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What does the expression "as bad as it is" mean? Does it mean on top of that for e.g. as bad something (accident or something like that) is, something similarly bad?

I have been sick all week. As bad as it is, there are exams this weekend.

Or is it similar to "even though", like this expression:

As much as I like you, I don't agree with you on this.

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In your examples it could be replaced by in spite of or despite.

In spite of the fact that I've been sick all week, there are exams this weekend [that I have to get through].

Despite how much I like you, I don't agree with you on this.

That should make the meaning clearer.

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    As your [that I have to get through] implies, I don't think OP's first example represents a particularly credible utterance. The [as] xxx as it is construction pretty much requires a "contrasting" conjunction, and for "I'm sick", I don't think "[but/and] there are exams this weekend" contrasts as clearly as "I have to sit those exams". OP's version would do better with something like "On top of all that", or "And if that weren't bad enough". Which isn't how the construction would be paraphrased in his example #2. Feb 1, 2013 at 17:13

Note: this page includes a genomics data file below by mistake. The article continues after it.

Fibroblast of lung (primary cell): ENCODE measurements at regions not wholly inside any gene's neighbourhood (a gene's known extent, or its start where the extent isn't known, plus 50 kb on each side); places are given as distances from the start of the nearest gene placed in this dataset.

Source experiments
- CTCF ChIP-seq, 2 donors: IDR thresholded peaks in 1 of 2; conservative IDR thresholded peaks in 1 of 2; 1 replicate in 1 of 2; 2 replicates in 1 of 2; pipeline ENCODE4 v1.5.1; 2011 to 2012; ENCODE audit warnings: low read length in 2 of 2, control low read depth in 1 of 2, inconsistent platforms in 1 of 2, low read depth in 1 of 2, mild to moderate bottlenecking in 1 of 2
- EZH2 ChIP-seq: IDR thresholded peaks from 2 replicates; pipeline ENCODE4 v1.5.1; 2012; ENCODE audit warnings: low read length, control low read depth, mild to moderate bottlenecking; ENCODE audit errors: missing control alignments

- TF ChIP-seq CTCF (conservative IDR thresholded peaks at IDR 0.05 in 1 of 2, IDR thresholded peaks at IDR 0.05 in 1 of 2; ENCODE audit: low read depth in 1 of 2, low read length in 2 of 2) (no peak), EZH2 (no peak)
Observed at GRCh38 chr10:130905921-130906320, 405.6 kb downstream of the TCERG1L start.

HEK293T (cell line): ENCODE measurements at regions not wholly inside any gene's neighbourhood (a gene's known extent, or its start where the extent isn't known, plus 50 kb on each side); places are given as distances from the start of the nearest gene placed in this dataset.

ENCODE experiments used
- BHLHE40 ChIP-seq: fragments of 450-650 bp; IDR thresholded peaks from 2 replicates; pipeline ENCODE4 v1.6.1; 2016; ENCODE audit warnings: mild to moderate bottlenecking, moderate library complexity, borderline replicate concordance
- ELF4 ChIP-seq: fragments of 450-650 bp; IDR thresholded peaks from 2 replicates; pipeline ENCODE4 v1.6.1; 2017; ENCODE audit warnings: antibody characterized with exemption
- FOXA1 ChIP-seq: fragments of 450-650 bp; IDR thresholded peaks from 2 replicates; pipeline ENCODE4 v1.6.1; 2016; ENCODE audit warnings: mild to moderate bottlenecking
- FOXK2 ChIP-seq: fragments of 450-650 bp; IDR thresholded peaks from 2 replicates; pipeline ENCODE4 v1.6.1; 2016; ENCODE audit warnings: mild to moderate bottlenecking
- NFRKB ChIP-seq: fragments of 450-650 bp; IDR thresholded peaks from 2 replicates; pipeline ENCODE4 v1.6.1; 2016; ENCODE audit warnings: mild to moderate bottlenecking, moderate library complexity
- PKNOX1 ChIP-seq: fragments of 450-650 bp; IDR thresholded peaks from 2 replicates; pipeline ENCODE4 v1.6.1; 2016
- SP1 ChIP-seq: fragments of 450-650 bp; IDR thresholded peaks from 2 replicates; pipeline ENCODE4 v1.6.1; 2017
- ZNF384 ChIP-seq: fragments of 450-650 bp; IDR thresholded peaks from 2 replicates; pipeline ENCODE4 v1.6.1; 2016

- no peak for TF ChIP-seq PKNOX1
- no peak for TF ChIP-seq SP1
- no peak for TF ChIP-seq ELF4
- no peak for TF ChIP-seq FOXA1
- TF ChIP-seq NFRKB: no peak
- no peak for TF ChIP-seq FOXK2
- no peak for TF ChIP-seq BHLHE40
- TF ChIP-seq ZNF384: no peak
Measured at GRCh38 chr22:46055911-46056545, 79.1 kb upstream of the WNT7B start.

• @Robusto Thabks for the answer, I understand the use of despite / in spite, but I want to know what does as bas as it is mean?
    – Max
    Feb 1, 2013 at 17:43
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    It's meaning is literal: Even given how bad it [the situation] is something still must be done that would have been easier if [the situation] were not the case.
    – Jim
    Feb 1, 2013 at 17:49
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"As bad as it is" implies that while you think the situation is bad, it could be worse. At that point you either supply a reason that the situation is actually worse:

As bad as the report is, he now wants to add 5 pages about lint traps.

... or you provide a contrast to show it isn't as bad as it could be:

As bad as the movie is, at least they don't literally jump a shark.

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It's wrong. It's common parlance now, and has been for 20 or 30 years; but it's still wrong.

These days we say As bad as it is, it could be a whole lot worse when we SHOULD say Bad as it is, it could be a whole lot worse.

We should still say I may be bad, but I'm not as bad as he is.

It may be too late to correct it now, but that doesn't mean it's right; and if you want to avoid being thought illiterate, do it as above.

(I'm old - 84 - but don't fall into the trap of thinking 'as bad as it is' is a new fashion in speech: it is, and always will be, simply wrong.)

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  • You don't actually explain why it's wrong. Sep 11, 2022 at 9:17

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